‘Champoy,’ together again
One rainy Saturday, the “Champoy” barkada got together again for an afternoon of mayhem and memories.
The rollicking, riotous reunion started at lunchtime and extended almost to dinnertime.
Cherie Gil told the Inquirer: “We had so much fun.” So much so that they parted ways at 5 p.m., she enthused.
The landmark comedy show ran on RPN 9 from 1980 to 1985, and produced distinguished alumni, in front and behind the camera.
Most of the “Champoy” graduates braved the stormy weather for the gathering: actors Noel Trinidad, Mitch Valdes, Gary Lising, Ronnie Lazaro and Cherie, directors Peque Gallaga and Leo Rialp, writer Cesar Cosme and musical director Mel Villena.
Almost the entire gang was there—except for Tessie Tomas, who was tied up at work, and a little-known member, Joel Torre, who was a production assistant on the gag show. (Trivia time: Joel’s were the hands that came out of the mail box in the letter-sender portion, “Walang Sisihan.”)
Noel, the group’s leader (along with the late Subas Herrero), has a theory on why they hit it off so beautifully: “The ‘Champoy’ barkada is special because the friendship is real. We truly like each other’s company.”
Direk Peque suggested that they possessed a commonality that bound them together: They all had “a high appreciation for silliness and a light touch, which we all shared in varying degrees. We also had a ‘team’ awareness of sharing and giving credit to each other’s strengths.”
The acclaimed director explained: “We all treated each other with respect, and bowed to each one’s quirkiness.”
Mitch agreed: “What makes us click is that we’re so different from each other. It was a very volatile concoction. Noel had his hands full in those days.”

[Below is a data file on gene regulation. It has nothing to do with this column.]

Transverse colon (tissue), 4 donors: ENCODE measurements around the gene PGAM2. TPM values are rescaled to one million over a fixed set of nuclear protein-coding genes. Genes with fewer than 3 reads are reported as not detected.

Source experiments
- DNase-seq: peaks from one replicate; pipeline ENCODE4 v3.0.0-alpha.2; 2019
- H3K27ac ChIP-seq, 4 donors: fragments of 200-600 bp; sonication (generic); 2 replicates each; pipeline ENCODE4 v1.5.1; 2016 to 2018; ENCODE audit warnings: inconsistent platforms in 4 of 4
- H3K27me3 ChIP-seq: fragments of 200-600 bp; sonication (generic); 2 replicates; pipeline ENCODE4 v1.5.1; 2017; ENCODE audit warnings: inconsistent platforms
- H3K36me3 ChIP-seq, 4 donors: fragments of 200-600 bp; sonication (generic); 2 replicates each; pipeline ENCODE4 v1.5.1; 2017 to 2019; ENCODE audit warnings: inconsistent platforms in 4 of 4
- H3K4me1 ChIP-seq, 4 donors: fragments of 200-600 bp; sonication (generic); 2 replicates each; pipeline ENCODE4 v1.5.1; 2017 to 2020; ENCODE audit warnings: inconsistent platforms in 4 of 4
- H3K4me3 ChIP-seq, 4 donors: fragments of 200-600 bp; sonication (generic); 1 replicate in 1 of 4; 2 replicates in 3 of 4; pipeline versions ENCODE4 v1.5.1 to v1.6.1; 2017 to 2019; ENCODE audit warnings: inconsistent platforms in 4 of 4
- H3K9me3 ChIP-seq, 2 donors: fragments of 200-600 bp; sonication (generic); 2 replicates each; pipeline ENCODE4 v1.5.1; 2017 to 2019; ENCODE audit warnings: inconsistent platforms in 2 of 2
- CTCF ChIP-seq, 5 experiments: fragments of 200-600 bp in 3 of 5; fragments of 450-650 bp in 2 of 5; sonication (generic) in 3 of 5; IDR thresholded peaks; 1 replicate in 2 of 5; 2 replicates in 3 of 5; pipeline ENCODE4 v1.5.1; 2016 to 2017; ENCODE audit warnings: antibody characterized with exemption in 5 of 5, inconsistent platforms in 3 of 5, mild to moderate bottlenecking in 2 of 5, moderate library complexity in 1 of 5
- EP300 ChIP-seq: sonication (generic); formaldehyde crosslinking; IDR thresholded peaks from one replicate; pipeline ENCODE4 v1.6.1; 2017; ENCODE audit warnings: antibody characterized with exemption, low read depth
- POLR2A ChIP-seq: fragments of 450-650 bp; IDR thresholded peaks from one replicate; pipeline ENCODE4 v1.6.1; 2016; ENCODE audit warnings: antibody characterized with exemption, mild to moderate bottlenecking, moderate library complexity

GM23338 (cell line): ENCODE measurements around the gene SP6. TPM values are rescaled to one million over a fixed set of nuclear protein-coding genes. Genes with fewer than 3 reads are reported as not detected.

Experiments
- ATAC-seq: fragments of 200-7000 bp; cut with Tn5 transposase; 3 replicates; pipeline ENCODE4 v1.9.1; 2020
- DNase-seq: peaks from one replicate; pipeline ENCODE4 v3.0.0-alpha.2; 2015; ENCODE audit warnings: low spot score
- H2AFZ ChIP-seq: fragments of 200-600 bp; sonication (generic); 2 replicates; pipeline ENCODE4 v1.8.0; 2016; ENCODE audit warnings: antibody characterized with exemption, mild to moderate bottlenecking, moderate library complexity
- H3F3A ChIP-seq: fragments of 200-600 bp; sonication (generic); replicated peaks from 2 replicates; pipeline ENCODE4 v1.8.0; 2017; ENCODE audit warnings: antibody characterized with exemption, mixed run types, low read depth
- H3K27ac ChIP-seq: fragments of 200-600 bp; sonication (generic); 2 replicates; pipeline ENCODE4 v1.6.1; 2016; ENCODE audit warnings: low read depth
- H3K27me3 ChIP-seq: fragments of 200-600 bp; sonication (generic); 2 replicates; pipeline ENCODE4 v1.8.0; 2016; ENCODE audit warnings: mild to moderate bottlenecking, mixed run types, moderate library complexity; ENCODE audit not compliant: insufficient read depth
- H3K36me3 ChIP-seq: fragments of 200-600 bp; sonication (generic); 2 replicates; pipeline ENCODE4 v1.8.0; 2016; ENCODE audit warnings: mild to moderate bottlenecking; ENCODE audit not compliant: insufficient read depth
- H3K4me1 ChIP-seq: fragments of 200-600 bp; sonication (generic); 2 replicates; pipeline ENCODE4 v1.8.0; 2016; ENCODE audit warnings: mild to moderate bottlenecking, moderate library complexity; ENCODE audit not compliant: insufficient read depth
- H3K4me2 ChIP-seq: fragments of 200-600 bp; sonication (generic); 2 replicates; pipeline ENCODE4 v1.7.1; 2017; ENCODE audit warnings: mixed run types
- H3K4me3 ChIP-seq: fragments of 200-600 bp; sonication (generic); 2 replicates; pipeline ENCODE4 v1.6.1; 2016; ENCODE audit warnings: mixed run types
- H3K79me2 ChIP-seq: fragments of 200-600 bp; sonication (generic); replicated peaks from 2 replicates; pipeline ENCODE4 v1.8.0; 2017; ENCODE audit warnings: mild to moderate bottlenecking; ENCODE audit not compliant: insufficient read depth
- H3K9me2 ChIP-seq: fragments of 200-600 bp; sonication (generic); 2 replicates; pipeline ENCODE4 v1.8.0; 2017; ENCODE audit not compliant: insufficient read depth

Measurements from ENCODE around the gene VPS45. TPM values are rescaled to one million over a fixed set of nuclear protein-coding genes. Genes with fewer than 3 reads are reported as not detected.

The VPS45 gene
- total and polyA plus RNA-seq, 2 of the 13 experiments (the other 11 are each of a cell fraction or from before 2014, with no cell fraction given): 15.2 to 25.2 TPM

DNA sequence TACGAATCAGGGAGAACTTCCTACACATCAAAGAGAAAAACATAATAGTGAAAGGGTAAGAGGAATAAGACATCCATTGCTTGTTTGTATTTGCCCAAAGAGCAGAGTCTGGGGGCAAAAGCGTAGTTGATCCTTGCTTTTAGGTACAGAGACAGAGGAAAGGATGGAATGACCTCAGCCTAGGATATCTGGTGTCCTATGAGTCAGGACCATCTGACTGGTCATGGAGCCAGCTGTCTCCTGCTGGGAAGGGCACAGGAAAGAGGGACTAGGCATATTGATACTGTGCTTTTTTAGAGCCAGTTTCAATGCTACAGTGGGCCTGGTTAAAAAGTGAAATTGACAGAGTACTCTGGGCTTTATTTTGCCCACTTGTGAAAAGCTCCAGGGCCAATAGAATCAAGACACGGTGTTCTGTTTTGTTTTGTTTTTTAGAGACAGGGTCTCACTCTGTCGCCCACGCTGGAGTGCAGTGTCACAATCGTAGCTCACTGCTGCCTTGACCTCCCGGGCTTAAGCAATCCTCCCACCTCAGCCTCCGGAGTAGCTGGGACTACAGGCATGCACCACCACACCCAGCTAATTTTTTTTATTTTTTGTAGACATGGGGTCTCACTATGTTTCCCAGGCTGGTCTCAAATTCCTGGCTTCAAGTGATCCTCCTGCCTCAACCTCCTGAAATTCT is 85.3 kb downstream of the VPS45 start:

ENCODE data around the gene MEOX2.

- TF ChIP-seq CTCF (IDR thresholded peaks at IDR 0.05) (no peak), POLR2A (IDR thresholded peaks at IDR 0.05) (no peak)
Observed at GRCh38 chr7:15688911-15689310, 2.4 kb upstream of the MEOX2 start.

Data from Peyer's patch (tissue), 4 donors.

Ronnie, who was a relative newcomer then, recalled: “The show was my initiation. In fact, I felt like a zombie while I was on it. But the ‘no-bulls*it’ camaraderie served as a comforter for a probinsiyano like me.”
Ronnie has only fond memories of those heady days: “Professionalism, music and laughter were the show’s main ingredients.”
According to Mitch, Ronnie bears the rare distinction of doing a bed scene with all three female “Champoy” stars—dubbed the “Champettes.” “Ronnie’s claim to fame was that he made ‘cinematic love’ to all three of us!”
Mitch and Cherie shared a scorching scene with Ronnie in Direk Peque’s World War II epic, “Oro, Plata, Mata” in 1982, while Tessie’s “Lazaro moment” came 30 years later in Sigfreid Barros Sanchez’s indie dramedy, “Huling Biyahe.”
Cherie is the acknowledged “baby” of the gang. “I’m the youngest … the only cast member who doesn’t have a senior citizens’ card!” That’s why she adores hanging out with them, she quipped. “I get discounts on everything!”
She turned sentimental: “Seriously, our friendship has lasted almost four decades already. Now, that’s a real family. That’s friendship. They’re the best thing that happened to me in my teenage life.”
Mitch recounted: “We didn’t realize how special it was then. Noel included the cast in the creative meetings. Back then, we just thought it was a good opportunity to eat and drink at the same time.”
She waxed nostalgic: “Friendships were formed based on trust and respect for each other’s work and spilled out to our personal lives. Every show had its backstage punchlines, sometimes even funnier than those onscreen. But that’s for the memoirs!”
Needless to say, they all sorely miss Subas, who passed away in 2013.
“Subas had a zest for living life to the fullest that was very contagious,” Mitch looked back.
“I miss his big teddy bear hugs and the warmth of his heart and smile. He always called me Chi Chi,” Cherie reminisced.
“There is no ‘Champoy’ without Subas,” Noel noted. “We did a toast in his memory during our get-together. As far as he and I were concerned, we clicked because we were friends since grade school. Our humor and personality were in sync.”
That was true of the entire barkada, Noel asserted. “I doubt if ‘Champoy’ would survive now in the era of Vice Ganda.”
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